Despite that history and last year's losses, Diaz believes Florida is still a swing state, one that can go Democratic in Presidential and midterm elections. He has an ambitious plan to open more offices and hire at least eight field directors to oversee canvassing operations with one primary goal: registering new Democratic voters.

That's something Florida's Democratic Party has mostly left to outside groups. Steve Schale is a Democratic strategist who directed President Obama's successful Florida campaigns. "In 2008 and 2012, Democrats had an over 500,000 voter lead among registered voters," he says. "Today it's under 100,000. That's just a function of not doing the basic blocking and tackling of going out and registering people to vote."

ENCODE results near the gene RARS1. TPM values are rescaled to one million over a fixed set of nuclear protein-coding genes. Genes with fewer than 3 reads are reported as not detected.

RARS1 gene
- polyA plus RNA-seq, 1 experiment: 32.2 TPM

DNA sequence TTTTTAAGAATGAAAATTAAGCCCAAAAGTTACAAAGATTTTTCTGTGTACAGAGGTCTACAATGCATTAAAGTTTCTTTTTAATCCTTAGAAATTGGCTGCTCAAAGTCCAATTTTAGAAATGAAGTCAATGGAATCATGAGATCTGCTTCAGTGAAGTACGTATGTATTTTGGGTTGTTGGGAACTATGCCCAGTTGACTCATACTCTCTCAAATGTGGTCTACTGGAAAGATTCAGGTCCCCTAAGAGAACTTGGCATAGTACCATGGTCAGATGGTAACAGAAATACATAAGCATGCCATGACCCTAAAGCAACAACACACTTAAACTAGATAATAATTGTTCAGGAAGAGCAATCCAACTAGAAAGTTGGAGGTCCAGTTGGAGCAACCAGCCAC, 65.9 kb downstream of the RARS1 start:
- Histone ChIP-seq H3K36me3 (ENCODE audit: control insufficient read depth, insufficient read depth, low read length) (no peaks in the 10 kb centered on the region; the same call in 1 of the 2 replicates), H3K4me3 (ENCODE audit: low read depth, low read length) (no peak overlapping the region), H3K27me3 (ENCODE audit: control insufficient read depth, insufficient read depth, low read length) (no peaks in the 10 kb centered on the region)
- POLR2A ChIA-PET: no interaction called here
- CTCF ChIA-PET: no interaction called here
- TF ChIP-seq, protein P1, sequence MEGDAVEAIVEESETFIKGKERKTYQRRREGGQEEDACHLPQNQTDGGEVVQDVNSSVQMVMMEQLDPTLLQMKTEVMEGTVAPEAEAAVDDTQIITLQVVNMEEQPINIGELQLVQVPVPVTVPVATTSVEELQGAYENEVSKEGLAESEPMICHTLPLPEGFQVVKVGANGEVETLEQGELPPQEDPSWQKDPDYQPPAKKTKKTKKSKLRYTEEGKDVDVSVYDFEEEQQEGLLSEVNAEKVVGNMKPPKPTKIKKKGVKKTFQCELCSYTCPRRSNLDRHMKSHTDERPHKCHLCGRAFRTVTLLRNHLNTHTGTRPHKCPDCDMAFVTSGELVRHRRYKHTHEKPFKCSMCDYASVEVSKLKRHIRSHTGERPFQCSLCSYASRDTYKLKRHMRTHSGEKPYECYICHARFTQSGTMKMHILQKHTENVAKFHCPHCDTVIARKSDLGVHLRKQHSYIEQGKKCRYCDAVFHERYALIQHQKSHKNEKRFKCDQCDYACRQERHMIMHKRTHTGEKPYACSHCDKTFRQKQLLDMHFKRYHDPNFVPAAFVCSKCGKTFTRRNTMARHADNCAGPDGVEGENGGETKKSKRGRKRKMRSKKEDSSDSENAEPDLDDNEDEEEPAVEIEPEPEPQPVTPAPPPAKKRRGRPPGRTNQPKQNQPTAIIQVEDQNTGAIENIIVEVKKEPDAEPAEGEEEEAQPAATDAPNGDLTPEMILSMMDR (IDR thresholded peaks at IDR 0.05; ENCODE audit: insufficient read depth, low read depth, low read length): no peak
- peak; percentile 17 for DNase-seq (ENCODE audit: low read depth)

What Florida needs, Schale believes, is a sustained voter engagement operation similar to the one spearheaded by former Democratic gubernatorial candidate Stacey Abrams in Georgia. Diaz, Schale says, is on the right track.

Democratic State Rep. Anna Eskamani believes the party made a mistake last year when it canceled most field operations because of COVID-19. Instead, Democrats relied on vote-by-mail registration. Eskamani, a 30-year-old progressive who represents the Orlando area, says in her campaign volunteers continued to canvass, wearing masks and going door to door. "Turnout in my district was 5% higher than the whole county," she says. "Without a good strong field operation, you're not going to be able to compete."